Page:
Entrepreneurship as a Response to Labor Market Discrimination for Formerly Incarcerated People
Posted: 20 May 2020
Date Written: March 6, 2020
This paper examines entrepreneurship as a way to overcome labor market discrimination. Specifically, we examine entrepreneurship as a career choice for formerly incarcerated individuals, a group of individuals who face substantial discrimination in the labor market. Using the United States National Longitudinal Survey of Youth 1997 data, we find that formerly incarcerated people are more likely to become entrepreneurs compared to individuals without a criminal record. We take advantage of an exogenous state and county level policy shock “Ban-the-Box” in the United States to further disentangle the underlying mechanism of how labor market discrimination affects formerly incarcerated individuals in their entrepreneurial choices. The findings suggest that entrepreneurship is a viable alternative career choice for formerly incarcerated people, yielding both higher income and lower recidivism rates. In addition to reporting robustness checks and addressing alternative explanations, we discuss theoretical, empirical, and policy implications.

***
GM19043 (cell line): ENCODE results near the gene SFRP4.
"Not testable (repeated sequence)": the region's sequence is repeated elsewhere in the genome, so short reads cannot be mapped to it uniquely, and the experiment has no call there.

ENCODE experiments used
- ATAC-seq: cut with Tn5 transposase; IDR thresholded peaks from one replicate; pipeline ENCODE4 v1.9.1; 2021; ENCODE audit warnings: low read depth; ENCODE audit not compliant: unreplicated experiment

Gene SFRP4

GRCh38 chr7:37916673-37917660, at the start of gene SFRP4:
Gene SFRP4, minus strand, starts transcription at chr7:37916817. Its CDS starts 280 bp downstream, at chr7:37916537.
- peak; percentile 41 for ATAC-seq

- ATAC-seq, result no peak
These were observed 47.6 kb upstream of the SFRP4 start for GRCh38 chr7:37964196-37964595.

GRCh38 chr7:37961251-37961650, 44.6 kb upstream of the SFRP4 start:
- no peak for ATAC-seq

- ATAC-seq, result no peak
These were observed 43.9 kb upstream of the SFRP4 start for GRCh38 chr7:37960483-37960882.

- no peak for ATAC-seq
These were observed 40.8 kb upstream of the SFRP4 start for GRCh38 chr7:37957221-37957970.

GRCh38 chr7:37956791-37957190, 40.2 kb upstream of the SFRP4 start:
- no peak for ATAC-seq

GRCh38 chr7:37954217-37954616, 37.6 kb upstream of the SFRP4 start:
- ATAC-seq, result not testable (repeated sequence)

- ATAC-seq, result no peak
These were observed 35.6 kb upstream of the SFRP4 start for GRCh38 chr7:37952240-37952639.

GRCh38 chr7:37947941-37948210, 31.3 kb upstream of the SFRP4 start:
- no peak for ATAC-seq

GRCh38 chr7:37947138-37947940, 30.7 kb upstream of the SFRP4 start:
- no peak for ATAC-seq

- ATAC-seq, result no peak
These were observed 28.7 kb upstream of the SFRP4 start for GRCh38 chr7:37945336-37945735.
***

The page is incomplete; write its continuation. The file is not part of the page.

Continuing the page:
Keywords: Entrepreneurship, Incarceration, Labor Market Discrimination
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